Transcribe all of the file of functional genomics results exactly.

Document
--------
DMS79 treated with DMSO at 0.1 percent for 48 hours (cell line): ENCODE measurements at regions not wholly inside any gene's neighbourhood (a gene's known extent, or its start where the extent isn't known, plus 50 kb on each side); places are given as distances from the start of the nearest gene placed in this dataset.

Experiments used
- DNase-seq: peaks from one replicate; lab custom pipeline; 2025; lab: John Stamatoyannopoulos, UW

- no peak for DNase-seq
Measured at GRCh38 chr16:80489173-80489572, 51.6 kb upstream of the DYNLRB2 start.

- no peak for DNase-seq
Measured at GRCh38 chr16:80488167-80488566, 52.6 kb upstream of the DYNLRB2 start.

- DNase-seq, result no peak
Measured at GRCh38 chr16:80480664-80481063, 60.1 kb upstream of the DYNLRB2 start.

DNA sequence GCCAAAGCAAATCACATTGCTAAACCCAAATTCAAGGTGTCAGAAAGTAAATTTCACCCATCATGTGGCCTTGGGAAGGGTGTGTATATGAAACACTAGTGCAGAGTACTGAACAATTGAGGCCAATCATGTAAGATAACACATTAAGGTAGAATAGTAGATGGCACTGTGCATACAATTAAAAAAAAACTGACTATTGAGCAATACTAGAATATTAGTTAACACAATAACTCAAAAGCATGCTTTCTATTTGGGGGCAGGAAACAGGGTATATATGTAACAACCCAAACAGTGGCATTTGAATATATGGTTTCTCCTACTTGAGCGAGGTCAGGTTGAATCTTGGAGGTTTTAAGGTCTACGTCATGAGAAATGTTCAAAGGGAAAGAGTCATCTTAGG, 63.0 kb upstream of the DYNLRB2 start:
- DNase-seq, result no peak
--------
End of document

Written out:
DMS79 treated with DMSO at 0.1 percent for 48 hours (cell line): ENCODE measurements at regions not wholly inside any gene's neighbourhood (a gene's known extent, or its start where the extent isn't known, plus 50 kb on each side); places are given as distances from the start of the nearest gene placed in this dataset.

Experiments used
- DNase-seq: peaks from one replicate; lab custom pipeline; 2025; lab: John Stamatoyannopoulos, UW

- no peak for DNase-seq
Measured at GRCh38 chr16:80489173-80489572, 51.6 kb upstream of the DYNLRB2 start.

- no peak for DNase-seq
Measured at GRCh38 chr16:80488167-80488566, 52.6 kb upstream of the DYNLRB2 start.

- DNase-seq, result no peak
Measured at GRCh38 chr16:80480664-80481063, 60.1 kb upstream of the DYNLRB2 start.

DNA sequence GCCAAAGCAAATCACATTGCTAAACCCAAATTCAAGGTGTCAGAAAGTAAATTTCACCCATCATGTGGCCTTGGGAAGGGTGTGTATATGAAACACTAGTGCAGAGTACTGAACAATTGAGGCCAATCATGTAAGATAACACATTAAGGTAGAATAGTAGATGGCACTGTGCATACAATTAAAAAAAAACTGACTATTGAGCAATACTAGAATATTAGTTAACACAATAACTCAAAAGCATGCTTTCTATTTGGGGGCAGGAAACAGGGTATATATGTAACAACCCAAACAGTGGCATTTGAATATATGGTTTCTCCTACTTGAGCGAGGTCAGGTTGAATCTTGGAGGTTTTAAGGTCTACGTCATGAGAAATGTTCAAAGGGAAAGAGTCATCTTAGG, 63.0 kb upstream of the DYNLRB2 start:
- DNase-seq, result no peak